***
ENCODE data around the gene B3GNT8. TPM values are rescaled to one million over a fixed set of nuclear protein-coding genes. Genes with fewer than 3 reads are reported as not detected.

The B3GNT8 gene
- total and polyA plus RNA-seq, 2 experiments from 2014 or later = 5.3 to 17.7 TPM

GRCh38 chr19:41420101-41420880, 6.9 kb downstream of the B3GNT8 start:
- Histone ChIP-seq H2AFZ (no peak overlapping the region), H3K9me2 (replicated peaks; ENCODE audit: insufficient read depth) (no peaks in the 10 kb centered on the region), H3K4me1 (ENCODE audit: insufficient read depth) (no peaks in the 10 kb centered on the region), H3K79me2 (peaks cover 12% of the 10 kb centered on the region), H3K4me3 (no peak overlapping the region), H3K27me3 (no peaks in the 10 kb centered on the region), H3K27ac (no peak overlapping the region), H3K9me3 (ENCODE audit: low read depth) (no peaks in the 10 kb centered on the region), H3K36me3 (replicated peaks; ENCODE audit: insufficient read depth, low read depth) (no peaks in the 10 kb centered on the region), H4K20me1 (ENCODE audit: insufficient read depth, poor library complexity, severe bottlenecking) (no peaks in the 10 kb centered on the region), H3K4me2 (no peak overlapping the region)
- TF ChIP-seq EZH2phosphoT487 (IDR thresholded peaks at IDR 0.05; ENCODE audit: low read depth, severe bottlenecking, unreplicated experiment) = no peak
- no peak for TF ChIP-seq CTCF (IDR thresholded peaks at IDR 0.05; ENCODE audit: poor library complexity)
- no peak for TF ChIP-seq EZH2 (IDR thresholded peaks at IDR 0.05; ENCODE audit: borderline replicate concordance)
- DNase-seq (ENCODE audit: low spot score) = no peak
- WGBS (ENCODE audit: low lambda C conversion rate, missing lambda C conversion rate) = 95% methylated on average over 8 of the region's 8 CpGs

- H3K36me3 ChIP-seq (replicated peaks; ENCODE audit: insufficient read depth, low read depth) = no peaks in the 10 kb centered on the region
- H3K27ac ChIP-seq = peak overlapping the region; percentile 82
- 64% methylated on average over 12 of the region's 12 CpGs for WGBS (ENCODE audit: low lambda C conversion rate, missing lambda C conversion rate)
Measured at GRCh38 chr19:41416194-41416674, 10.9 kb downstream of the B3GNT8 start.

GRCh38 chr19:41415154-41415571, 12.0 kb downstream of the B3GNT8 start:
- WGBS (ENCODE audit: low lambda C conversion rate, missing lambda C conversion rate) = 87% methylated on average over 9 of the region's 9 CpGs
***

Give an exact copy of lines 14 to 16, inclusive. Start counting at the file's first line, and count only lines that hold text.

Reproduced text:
Measured at GRCh38 chr19:41416194-41416674, 10.9 kb downstream of the B3GNT8 start.

GRCh38 chr19:41415154-41415571, 12.0 kb downstream of the B3GNT8 start:
- WGBS (ENCODE audit: low lambda C conversion rate, missing lambda C conversion rate) = 87% methylated on average over 9 of the region's 9 CpGs